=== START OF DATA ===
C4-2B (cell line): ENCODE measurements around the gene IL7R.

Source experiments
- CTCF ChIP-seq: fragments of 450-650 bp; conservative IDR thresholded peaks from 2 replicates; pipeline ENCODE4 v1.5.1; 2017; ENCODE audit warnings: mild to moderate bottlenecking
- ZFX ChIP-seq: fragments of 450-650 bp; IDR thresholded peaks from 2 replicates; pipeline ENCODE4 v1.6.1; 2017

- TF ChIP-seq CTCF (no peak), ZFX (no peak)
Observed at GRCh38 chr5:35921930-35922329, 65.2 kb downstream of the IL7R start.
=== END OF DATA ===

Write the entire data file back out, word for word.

C4-2B (cell line): ENCODE measurements around the gene IL7R.

Source experiments
- CTCF ChIP-seq: fragments of 450-650 bp; conservative IDR thresholded peaks from 2 replicates; pipeline ENCODE4 v1.5.1; 2017; ENCODE audit warnings: mild to moderate bottlenecking
- ZFX ChIP-seq: fragments of 450-650 bp; IDR thresholded peaks from 2 replicates; pipeline ENCODE4 v1.6.1; 2017

- TF ChIP-seq CTCF (no peak), ZFX (no peak)
Observed at GRCh38 chr5:35921930-35922329, 65.2 kb downstream of the IL7R start.